“Staff can use the current mapping tool that we have and draw general populations, but we will not be able to slice the data, look at ethnicity, and all those things without the assistance of the demographer,” he said. “But we cannot tell you how many Democrats or Republicans are in each one, the average age of each district, all of those things that the demographer can provide.”
He said the hiring of NDC is two-point. One, to get the redistricting process to where it stands currently, and second to move forward with NCD to analyze any additional maps that come in.
Mayor Bill Wells said with very little change, he likes the current map, and saw no need to change it.
“You can see in the change in the data, things basically stand the same.”
District 3 Council member Steve Goble said he thought the city should go through the full process and give the public the extra level of detail in being transparent to the public.
“It is probably a good amount of money so that the public looks at us and knows we gave them every tool they could possibly need in the transparent process,” he said.
Metschel said she believes the public deserves complete transparency and that it should spend the extra $30,000 since it was already budgeted.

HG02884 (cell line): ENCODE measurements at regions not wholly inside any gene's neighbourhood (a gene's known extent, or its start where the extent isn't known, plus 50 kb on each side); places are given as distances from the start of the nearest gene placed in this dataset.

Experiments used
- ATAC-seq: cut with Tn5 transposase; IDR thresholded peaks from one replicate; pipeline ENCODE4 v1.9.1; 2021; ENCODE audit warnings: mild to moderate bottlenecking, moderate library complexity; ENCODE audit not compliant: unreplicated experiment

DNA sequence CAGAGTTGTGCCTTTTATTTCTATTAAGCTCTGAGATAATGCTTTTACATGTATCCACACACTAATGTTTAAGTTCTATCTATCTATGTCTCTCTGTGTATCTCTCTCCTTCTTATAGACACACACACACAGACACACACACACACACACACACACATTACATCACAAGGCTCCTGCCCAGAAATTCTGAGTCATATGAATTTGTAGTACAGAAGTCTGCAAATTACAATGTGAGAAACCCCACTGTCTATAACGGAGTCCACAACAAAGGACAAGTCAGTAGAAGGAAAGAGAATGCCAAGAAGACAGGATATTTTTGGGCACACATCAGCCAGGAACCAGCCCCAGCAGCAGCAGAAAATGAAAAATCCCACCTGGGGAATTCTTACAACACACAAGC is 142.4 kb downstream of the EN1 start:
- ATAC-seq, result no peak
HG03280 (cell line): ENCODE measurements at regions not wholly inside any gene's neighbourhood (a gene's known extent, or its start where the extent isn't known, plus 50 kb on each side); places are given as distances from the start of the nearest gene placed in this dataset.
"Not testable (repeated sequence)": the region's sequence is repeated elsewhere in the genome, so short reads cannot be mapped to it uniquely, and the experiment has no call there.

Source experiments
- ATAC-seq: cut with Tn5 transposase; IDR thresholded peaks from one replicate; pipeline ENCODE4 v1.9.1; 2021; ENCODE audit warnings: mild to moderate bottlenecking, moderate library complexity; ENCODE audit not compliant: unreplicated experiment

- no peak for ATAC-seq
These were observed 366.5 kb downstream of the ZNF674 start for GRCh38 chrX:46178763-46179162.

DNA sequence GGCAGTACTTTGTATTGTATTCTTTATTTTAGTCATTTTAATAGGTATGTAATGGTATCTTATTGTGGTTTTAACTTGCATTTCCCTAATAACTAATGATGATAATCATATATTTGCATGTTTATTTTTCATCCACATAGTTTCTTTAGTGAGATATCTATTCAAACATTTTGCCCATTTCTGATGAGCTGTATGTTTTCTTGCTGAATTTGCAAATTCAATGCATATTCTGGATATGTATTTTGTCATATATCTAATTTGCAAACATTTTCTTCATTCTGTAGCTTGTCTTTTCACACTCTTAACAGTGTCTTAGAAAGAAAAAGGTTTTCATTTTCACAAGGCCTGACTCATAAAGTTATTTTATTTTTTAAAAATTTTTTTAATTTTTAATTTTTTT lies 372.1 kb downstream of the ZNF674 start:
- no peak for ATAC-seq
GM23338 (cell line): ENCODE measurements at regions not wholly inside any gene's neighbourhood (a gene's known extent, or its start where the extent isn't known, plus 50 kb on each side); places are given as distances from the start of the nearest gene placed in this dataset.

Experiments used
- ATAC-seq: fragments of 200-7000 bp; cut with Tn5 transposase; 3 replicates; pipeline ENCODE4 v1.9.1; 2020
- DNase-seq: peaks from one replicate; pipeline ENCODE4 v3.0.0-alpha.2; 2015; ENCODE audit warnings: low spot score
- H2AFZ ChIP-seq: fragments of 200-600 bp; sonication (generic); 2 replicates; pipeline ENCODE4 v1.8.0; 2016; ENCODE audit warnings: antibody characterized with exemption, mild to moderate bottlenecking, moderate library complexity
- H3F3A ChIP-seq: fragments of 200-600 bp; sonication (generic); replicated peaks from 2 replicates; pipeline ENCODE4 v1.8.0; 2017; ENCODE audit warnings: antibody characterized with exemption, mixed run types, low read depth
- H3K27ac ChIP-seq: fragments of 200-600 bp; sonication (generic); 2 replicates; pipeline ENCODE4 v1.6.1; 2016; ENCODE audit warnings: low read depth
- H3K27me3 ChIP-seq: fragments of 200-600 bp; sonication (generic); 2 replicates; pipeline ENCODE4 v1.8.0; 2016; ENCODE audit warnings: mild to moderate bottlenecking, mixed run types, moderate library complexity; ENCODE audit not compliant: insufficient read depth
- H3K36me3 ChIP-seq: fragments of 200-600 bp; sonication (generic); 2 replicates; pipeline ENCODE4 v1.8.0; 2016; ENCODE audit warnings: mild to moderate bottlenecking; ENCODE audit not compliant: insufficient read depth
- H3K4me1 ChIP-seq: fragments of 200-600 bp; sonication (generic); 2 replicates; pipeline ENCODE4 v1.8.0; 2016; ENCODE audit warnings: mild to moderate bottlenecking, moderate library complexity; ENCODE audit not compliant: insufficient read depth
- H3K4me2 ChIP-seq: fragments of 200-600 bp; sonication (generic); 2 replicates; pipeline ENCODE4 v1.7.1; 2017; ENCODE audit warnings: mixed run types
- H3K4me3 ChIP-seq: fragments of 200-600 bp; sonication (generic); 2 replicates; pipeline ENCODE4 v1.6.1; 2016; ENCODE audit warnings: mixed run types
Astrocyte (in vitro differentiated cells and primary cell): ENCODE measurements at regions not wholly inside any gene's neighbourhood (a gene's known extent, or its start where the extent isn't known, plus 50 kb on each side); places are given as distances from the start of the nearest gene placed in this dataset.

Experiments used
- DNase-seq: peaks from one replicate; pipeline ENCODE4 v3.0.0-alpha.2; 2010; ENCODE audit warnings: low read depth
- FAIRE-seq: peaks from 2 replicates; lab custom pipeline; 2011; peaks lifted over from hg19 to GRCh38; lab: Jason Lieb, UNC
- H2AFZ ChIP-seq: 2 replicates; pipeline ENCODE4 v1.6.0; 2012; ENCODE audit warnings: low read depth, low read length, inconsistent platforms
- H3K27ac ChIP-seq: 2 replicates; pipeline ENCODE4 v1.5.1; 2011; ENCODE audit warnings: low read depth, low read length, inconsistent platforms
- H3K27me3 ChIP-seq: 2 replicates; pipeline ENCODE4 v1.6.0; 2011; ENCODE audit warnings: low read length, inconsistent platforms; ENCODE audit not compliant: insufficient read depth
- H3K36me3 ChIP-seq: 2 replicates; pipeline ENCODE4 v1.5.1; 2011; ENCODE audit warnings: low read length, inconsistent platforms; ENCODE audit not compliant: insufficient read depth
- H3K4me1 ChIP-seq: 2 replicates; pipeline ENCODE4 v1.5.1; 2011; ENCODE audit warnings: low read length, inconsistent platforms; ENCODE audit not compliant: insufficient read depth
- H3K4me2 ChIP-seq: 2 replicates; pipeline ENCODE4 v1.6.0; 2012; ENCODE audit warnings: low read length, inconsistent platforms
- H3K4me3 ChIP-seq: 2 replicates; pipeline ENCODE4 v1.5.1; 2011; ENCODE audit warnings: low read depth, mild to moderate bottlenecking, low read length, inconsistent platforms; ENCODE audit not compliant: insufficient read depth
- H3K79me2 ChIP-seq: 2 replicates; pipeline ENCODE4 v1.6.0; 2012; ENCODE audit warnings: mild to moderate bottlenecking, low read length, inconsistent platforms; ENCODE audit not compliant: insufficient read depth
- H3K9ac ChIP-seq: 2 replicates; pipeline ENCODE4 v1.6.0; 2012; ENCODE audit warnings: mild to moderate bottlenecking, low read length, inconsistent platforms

Majdal Center Chair and Programs Manager Ramah Awad said she was there representing around 300 families of Middle Eastern background and Arab speaking population living in El Cajon.
Awad requested the council to proceed with the complete redistricting process to ensure the most accurate maps are drawn that will impact the next 10 years of local politics.
“Over the past few months, we have been mapping our community to compensate for the lack of representation in the census data,” she said. “If we use the 2017 map, we are going to continue to leave out portions of our community of interest, specifically is districts 2 and 4 where the majority of our communities reside, go to work, own businesses.”
Awad said their community would be better represented by adjusting some of the boundaries of District 4 and District 2.